# How can I model a two dimensional and three dimensional equivalents of one dimensional delta dirac (impulse) function?

I just started to read the book 'A Brief History of Time' by Stephen Hawking. Actually When he was talking of the idea of infinite density 'thing' before big bang suddenly the mathematical function came to my mind was delta Dirac impulse function I am familiar at engineering classes. But that was normally either in time domain or frequency domain and also it was one dimensional. The Fourier transform dual of delta function is flat constant right from minus infinity to plus infinity . How can I model a 2D and 3D delta Dirac function in space and find its corresponding Fourier transform dual. Also what will be dual of space in the Fourier domain?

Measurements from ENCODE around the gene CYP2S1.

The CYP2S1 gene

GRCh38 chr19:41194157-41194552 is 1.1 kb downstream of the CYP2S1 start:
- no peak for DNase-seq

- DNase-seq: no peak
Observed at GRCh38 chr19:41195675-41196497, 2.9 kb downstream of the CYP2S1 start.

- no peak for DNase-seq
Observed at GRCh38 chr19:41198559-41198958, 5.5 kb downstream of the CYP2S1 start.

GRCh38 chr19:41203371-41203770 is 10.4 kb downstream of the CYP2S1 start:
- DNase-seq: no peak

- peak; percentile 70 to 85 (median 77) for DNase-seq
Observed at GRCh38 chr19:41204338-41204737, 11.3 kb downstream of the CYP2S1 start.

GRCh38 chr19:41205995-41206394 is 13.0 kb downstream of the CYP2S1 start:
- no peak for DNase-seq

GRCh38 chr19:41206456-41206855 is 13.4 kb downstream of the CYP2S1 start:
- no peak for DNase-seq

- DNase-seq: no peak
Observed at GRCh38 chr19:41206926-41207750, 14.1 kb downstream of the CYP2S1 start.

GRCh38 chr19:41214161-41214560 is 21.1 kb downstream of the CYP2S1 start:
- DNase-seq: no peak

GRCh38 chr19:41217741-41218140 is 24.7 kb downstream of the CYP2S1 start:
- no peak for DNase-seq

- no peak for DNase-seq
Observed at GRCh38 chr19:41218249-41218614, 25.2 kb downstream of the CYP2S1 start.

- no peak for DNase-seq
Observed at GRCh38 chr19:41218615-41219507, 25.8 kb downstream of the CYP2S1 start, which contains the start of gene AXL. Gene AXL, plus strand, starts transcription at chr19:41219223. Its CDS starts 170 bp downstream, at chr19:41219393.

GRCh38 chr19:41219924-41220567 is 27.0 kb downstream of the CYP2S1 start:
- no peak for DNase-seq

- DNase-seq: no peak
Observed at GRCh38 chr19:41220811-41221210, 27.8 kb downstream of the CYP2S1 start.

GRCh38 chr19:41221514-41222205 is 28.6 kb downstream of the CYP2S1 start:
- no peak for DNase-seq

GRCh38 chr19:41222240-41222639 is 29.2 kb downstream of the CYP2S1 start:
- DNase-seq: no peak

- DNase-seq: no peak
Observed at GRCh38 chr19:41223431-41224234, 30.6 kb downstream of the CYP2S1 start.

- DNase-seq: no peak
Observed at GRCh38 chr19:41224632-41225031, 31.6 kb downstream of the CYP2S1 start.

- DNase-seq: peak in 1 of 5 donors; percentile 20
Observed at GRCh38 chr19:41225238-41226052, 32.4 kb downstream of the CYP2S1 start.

## 1 Answer

Multidimensional Dirac delta is usually defined as $$\delta_{3D}(x,y,z)=\delta(x)\delta(y)\delta(z)$$

You can find its Fourier transform as a convolution of constants, which will still appear constant. Alternatively, you can just use the definition and find triple integral, which will give the same result:

$$\mathcal{F}\{\delta_{3D}(x,y,z)\}=\frac1{\left(\sqrt{2\pi}\right)^3}\iiint_{\mathbb R^3} e^{-i (k_xx+k_yy+k_zz)}\delta(x)\delta(y)\delta(z)\operatorname dV=\\ =\frac1{\left(\sqrt{2\pi}\right)^3}$$

Fourier-dual of space of positions $\vec r$ would be space of spatial frequencies, or wavevectors $\vec k$.